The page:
ASOIAF/Game of Thrones is particularly famous for its subversion, starting with Ned Stark’s death, and become cemented with the Red Wedding. GRRM has written that his subversion serves as a reaction against the “Disneyfication” of fantasy/medieval history, and that he writing a fantasy/medieval story to more closely align with what he sees in human nature. In retrospect it seems interesting that in writing this subversive story, he’d rely so heavily on such an overused trope as “the secret heir” in R+L=J. The good natured protagonist, who learns wisdom through his struggle from not being amidst royalty and thus becoming a good, wise ruler, is particularly overdone in this genre, from Aragorn in LOTR to Alistair in Dragon Age: Origins.
R+L=J serves as the biggest theory in ASOIAF/GOT because of its central role in subverting the tropes within the genre. Despite people saying “it didn’t matter”, its role in unravelling Daenerys and being a major contributor to a tragedy that led to the death of millions and the first dragon-rider in two centuries, it seems to have a pretty big impact on the story. R+L=J serves to demonstrate the danger of heritage as a determinate of power, leading to the first (believable) step towards democracy at the end of the story and the rise of Bran the Broken as Plato’s Philosopher King.
As mentioned before, the breadth of the world-building in ASOIAF/GOT means that any number of theories can potentially be created about the future of the story and sound plausible, thereby attracting supporters of these theories. This is fine while the story is still taking place, but it means as the story finishes, hundreds of these theories will come crashing down as it is impossible to support them all. Therefore, ASOIAF/GOT was always going to be subverting audience expectations due to the audience’s tendency to migrate towards certain headcanons about what might happen and the extensive number of potential outcomes to the story. Naturally many of these theories might have included “happy endings” for particular characters that didn’t receive them, notably Daenerys, meaning that their theories were subverted.
Dany’s “madness” is another particular area of theory-baiting which needs to be mentioned here. Targaryen madness is written in the story in a way that promoted discussion in the fanbase about whether Dany would “go mad”. This is particularly prominent in the book-readers due to their access to Dany’s inner monologue. While the story didn’t exactly subvert the theory here (as they did with R+L=J), it used these story elements in a subversive way by turning Dany into an anti-villain, which is not particularly common in this genre, nor in broader fiction. The point of this subversion was to demonstrate the risks of idolising leaders, for even those who may seem like heroes can turn out to be villains. In order to achieve this subversion the show it demanded the story maintain the illusion of her heroic qualities for as long as possible, while limiting evidence for her villainy in sub-text or by giving her plausible deniability for any potentially villainous actions. This writing means that it would reward those who theorised about Dany’s fall by noticing evidence for her villainy in this way, while subverting the expectations for those who considered her to be a hero and making a strong comment about humanity in this subversion.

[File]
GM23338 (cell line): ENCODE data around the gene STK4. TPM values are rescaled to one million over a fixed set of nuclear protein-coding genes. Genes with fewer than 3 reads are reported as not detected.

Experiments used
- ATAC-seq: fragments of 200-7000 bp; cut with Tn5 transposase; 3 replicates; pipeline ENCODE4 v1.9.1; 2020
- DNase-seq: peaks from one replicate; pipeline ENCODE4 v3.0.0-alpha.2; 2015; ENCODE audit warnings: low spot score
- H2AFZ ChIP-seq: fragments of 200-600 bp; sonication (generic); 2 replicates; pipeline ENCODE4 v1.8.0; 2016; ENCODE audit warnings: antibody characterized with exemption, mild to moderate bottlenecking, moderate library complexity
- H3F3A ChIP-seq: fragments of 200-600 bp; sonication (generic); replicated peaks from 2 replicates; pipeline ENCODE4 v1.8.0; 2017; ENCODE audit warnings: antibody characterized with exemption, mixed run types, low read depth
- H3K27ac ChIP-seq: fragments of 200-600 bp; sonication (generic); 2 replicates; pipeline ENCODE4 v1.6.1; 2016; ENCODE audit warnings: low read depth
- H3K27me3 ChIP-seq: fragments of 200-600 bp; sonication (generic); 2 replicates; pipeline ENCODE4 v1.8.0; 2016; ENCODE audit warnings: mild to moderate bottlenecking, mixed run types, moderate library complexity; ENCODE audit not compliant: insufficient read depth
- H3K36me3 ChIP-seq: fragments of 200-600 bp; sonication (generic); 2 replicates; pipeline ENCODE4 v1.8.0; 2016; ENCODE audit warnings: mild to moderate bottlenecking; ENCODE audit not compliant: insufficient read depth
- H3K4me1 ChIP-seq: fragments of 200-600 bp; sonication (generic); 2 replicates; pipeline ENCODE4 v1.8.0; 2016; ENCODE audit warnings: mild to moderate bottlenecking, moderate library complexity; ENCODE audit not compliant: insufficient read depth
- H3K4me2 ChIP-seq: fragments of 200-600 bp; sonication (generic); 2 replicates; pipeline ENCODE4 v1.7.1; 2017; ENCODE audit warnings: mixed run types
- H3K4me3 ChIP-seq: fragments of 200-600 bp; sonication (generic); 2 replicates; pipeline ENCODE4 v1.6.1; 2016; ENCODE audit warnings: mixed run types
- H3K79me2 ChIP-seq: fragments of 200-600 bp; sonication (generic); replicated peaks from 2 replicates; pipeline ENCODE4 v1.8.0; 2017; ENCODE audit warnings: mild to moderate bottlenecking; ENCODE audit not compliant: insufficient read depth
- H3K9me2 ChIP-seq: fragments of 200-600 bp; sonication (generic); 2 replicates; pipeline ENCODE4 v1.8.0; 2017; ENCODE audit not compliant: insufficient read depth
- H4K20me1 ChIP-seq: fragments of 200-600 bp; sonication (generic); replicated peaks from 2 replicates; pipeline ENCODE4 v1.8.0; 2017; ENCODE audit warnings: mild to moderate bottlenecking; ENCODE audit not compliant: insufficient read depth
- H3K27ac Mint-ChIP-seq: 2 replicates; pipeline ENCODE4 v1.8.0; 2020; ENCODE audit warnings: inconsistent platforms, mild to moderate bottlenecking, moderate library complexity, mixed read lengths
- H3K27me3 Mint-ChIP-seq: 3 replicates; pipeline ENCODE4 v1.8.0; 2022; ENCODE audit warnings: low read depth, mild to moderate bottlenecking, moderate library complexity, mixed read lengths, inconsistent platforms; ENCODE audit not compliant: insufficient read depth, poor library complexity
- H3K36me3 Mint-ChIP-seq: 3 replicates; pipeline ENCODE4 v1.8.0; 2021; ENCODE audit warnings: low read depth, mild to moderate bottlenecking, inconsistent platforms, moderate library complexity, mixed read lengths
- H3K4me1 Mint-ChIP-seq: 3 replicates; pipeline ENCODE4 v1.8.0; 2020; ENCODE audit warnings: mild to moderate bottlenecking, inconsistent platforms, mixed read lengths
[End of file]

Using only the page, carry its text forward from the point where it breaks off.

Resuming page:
Melisandre actually serves as a perfect metaphor for the viewer/reader that makes theories and is overly invested in a particular character. They both use subtly hints hidden throughout visions and texts, and their worldview is completely shattered when their theories don’t pan out and favourite character falls. Prophecy in ASOIAF/GoT is particularly subversive in how it reflects the theory-baiting nature of the story in being fickle and panning out in unexpected ways. I do love this, as it shows how ASOIAF/GoT relates to the viewer on an even deeper textual level and reflects within the text how we relate to, support and are disappointed by our favourite characters, just like in real life.
Headcanons, Popular Theories and Theory-Baiting